Charles Young is a Jamaican Youth Ambassador for the UN General Assembly. He is travelling to South Africa this week to participate in the drafting of an #ENDviolence Youth Manifesto, along with hundreds of other young people from across the world. The Manifesto is the result of a global effort by UNICEF, conducted between July-November, to have children and youth share their perspectives on what they need from others and what they can do themselves to feel safe in schools.
I am very honoured to represent the voices of Jamaican children on the issue of violence for UNICEF’s global #ENDviolence initiative. It is vastly important that we hear their concerns, as well as their solutions. On World Children’s Day, I listened to over 120 students from across the island as they shared their experiences and ideas at UNICEF Jamaica’s #ENDviolence “Youth Talk”.
However, I wanted to hear more from younger children. So I visited St. Richard’s Primary School in Kingston to talk with a group of Grade 6 students. We talked through the same issues that were raised at the Youth Talk.
First question: do you feel safe at school? The class erupted in unison: “Sometimes!” I asked if they meant that they felt safe most of the time or infrequently. They told me they feel safe most of the time, but since the school is located near to two violent communities, they often think about the possibility that violence can spill over onto the school compound – and this affects their peace of mind.
Sometimes it’s what they (bullies) see or hear or adapt to because of the parents or people around them.
Some of the students said that they get scared when children who live in violent areas threaten to bring people to the school to hurt another student. They also feel unsafe when parents intimidate other students verbally and physically, and when residents from the adjoining communities manage to enter the compound and pick on some of the students.
Second question: what do you do, or suggest to your peers, to feel safe at school? Laughter filled the air when one of the students quipped: “I would just say smile, because when you smile, it’s like you have this super power, nothing will affect you really. Just keep smiling!”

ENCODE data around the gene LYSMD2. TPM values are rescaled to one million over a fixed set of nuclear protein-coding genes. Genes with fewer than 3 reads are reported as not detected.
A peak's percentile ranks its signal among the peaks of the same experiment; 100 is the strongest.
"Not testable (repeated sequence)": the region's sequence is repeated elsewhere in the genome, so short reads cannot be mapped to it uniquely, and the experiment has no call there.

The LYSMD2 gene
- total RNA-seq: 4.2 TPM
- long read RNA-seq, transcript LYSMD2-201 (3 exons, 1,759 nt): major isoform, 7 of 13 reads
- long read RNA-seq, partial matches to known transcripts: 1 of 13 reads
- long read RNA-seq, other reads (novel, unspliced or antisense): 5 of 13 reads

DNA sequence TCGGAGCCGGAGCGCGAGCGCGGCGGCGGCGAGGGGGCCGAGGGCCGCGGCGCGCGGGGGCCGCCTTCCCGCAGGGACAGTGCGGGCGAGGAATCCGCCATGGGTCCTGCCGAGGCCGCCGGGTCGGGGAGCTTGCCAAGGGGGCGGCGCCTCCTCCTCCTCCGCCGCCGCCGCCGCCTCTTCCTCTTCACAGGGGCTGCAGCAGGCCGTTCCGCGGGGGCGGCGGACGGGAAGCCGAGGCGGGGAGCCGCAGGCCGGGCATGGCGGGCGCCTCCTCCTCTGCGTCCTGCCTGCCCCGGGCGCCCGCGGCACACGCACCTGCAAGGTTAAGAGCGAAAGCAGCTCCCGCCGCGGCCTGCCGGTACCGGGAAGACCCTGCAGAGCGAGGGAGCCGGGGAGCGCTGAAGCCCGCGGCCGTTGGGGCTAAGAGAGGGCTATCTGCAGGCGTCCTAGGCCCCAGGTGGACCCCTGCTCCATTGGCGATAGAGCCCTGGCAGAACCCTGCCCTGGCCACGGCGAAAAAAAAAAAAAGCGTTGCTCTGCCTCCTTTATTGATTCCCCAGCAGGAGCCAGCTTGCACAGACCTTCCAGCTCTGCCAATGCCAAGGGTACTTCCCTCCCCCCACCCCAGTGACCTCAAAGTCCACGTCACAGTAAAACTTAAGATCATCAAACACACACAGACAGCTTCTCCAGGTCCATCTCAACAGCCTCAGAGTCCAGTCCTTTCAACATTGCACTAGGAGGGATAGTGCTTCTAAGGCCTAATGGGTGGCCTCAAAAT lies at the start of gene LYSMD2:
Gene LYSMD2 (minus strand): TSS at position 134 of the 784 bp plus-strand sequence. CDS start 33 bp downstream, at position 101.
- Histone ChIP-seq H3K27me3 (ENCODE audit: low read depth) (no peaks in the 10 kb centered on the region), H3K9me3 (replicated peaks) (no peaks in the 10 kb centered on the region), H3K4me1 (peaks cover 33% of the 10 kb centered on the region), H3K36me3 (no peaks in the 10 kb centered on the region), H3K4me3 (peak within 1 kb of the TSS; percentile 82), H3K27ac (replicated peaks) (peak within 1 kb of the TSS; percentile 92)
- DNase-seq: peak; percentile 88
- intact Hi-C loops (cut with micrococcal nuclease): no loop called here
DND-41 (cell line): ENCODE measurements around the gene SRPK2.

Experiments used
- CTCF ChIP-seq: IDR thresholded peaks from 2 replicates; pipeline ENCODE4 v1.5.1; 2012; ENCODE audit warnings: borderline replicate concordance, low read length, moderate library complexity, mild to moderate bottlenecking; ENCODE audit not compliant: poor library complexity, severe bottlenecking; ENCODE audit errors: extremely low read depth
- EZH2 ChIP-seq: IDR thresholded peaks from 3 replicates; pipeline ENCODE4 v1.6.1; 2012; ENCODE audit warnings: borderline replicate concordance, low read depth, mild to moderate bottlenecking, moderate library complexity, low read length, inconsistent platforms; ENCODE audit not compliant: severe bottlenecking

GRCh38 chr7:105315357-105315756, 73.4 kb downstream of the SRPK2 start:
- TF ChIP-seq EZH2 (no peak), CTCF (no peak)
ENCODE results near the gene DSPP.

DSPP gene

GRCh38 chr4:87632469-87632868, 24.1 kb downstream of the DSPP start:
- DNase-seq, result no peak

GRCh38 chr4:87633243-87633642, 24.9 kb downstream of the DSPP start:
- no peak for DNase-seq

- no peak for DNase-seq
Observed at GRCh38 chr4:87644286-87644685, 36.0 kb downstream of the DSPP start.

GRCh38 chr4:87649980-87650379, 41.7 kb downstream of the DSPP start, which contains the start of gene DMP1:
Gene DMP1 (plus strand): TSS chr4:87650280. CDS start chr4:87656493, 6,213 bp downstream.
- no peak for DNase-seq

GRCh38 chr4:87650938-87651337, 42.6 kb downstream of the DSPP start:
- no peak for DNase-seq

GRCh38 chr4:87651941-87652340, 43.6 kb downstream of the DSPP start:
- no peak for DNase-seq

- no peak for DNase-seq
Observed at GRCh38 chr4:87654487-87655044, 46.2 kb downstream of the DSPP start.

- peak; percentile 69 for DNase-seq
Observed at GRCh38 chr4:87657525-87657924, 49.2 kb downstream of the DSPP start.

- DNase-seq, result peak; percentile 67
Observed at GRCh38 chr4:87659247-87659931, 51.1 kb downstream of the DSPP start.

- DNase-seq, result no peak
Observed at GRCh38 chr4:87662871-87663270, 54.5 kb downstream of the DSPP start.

They are very aware, however, that many students can’t muster a smile when they face violence at school, especially when they are being bullied. The students had a lot to say about how they respond to bullying. One said she encourages her peers to steer clear of bullies and not to pick up their tendencies, noting that sometimes students become bullies because of who they associate with. Many of them said they would verbally stand up for students who are being bullied and encourage them to report the incident to the teacher.
Third question: what can stakeholders do to make schools safer for students? They had great answers for this one! One student noted that there needs to be more guidance counsellors in schools, or more teachers who are better equipped with material for when a child is being bullied, because they need teachers to comfort them and address these situations. Sympathetically, the same student also acknowledged that sometimes it’s not the bully’s fault. “Sometimes it’s what they see or hear or adapt to because of the parents or people around them,” she said.
Teachers need to start listening to students because when you go to them, they block you out. So they need to listen because some of these students can be in a situation where they are being constantly bullied.
She went on to suggest that the government can start by helping parents to be less aggressive, explaining that by helping the parents first and not the students, they will be going home to a reformed household which can prevent students from being bullies.
They turned to the teachers next. One student enthusiastically pointed out, “Teachers need to start listening to students because when you go to them, they block you out. So they need to listen because some of these students can be in a situation where they are being constantly bullied.” Other students agreed and pointed out that teachers also need to listen to both sides of the story, consulting with both the bully and the victim as a part of the resolution process.
One of the most startling and revealing comments came towards the end of our discussion. One student shared that both parents and teachers need to learn to “hold their tongue”, because they’re often unaware of how their remarks affect children. “Sometimes it is very tempting because it makes you feel like you want to commit suicide.” That was difficult to swallow, but it is a reality we must confront.
These students were impressive. Not only could they clearly articulate their issues, but they did a critical analysis of the necessary solutions. If there is one that I have learned, it’s that parents and communities have a colossal role to play in the violence that occurs in schools. This must not be understated.
Sometimes it is very tempting because it makes you feel like you want to commit suicide.